The big question is whether the global economy can support more bubbles that result because prices rise. I think not. Bill "Big William" Gross was calling deflation last year and his bond fund has kept on returning huge profits relative to stocks.

Can prices gain traction when jobs are being lost in large numbers?

http://finance.yahoo.com/news/New-jobless-claims-rise-in-apf-2896779054.html?x=0&sec=topStories&pos=1&asset=&ccode=

New jobless claims rise in sign of weak job market
Christopher S. Rugaber, AP Economics Writer, On Thursday July 1, 2010, 8:50 am
WASHINGTON (AP) -- Initial claims for unemployment benefits rose for the second time in three weeks last week, signaling that layoffs are rising.

Are the view of Alfonso Posen to be weighed in relation to his view that deflation now looms due to job losses, falling deman and export losses:

Bank of England interest-rate setter Adam Posen yesterday said that the economy could be at a tipping point.
Mr Posen commented in a speech that he had "laid awake for a number of nights" worrying about the state of the economy.
He said: "The UK economy is potentially switching between two states a recovery, which we are now in, albeit perhaps an initially weak one ... and the renewal of a
severe recession if not outright deflation.
"

And where does Bill Gross stand? A sure-fore deflationist throughout most of 2009 (his total Bond Fund did extremely well in 2009 and is already headed for double digit gains this year with almost 6% YTD):

http://www.pimco.com/LeftNav/Featured+Market+Commentary/IO/2010/Bill+Gross+June+2010+Investment+Outlook.htm

Fiscal tightening, while conservative in intent, leads to lower and lower growth in the short run. Tougher sovereign budgets produce government worker layoffs, pay cuts, reduced pension benefits and a drag on consumption and the ability of the private sector to accept an attempted hand-off from fiscal authorities. Recession becomes the fait accompli, and the deficit/GDP ratio moves ever higher because of skyrocketing risk premiums and a plunging GDP denominator. In many cases therefore, it may not be possible for a country to escape a debt crisis by reducing deficits!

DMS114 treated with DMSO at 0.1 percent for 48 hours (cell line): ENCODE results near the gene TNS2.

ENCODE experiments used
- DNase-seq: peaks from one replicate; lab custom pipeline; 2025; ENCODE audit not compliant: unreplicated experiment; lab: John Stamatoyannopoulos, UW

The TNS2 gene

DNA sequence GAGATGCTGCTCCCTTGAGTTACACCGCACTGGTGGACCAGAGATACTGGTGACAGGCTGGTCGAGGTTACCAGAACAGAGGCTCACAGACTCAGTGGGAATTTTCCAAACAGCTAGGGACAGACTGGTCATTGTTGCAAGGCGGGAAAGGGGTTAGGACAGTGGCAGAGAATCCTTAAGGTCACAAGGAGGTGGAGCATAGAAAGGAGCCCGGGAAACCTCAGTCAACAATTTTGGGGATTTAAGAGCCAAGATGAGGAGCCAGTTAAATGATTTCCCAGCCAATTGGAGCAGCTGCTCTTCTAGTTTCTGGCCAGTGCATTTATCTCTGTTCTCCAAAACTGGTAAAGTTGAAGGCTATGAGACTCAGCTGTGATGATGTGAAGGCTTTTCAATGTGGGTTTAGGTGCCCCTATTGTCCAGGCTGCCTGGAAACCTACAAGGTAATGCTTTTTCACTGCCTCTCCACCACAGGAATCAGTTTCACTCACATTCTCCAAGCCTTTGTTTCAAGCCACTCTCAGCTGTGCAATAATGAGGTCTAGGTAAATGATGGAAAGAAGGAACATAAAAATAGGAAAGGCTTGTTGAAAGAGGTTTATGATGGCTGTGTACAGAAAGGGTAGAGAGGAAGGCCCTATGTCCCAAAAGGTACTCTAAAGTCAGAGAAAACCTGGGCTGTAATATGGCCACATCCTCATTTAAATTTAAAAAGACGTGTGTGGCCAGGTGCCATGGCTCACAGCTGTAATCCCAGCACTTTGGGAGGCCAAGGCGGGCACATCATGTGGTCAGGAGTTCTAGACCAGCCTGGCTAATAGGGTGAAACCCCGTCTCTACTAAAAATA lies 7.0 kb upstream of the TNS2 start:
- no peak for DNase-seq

So the developing predicament is becoming more obvious to Shakespeare’s “lenders and borrowers be.” Fiscal tightening and budget conservatism may have come too late for Greece and its global lookalikes. Continued deficit spending may be an exorbitant privilege extended to only a few. Caught in the middle are many developed countries that likely face New Normal growth rates and a continued bumpy journey toward that destination.
Investors must respect this rather tortuous journey in the months and years ahead for what it is: A deleveraging process based upon too much debt and too little growth to service it. No longer will “two get you three” in the investment world. Not 1,000%, but 4-6% annualized returns for a diversified portfolio of stocks and bonds is the likely outcome. And be careful – sometimes “three gets you two.”
William H. Gross
Managing Director

What? No inflation Bill?

Bottom line for me is the minimal impact all of the world's QE is having on rates of inflation. Trillions pumped in and yet rates have remained the same more or less--usually less as the US has been experiencing for many months now.

Edited by Realistbear

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View PostRealistbear, on 04 June 2010 - 06:03 PM, said:

The reality is that everyone is "debasing" their currencies.

"Japan does not have deflation"

The reality is that everyone is debasing their currencies. Co-ordinated or short term cyclical debasing never works which is the point you miss every time you quote the fact that everyone is trying to debase their currency as a cheap way out of their obligations.

The problem is that many Western nations are trying to do the same thing leaving the relative values the same. And this is why the in tandem attempt to deflate their value will not give rise to increasing prices.

For example, the US had been trying to devalue the $ up to 2009 when the Euro became so overvalued that the imbalances broke out sending the Euro down against the $. Now that the Euro is being "devalued" relative to the $ and the Pound it is causing problems in those countries who export to the EZ.

As someone once said:

"There are some who suggest that deflation is nothing more than a theory and that it cannot happen in the real world as nations will always resort to inflation to solve their debt problems. My own view is, and always has been, that the economy runs in cycles. You do not get a continuous stream of inflation neither do you get a continuous stream of deflation. Its cyclical with periods of growth and retrenchment. Currencies are in a state of constant flux and we have seen recently (2009) that attempts by a number of nations to debase their currency has not worked because everyone is doing the same thing causing the currencies markets to remain more or less static over the medium to long term."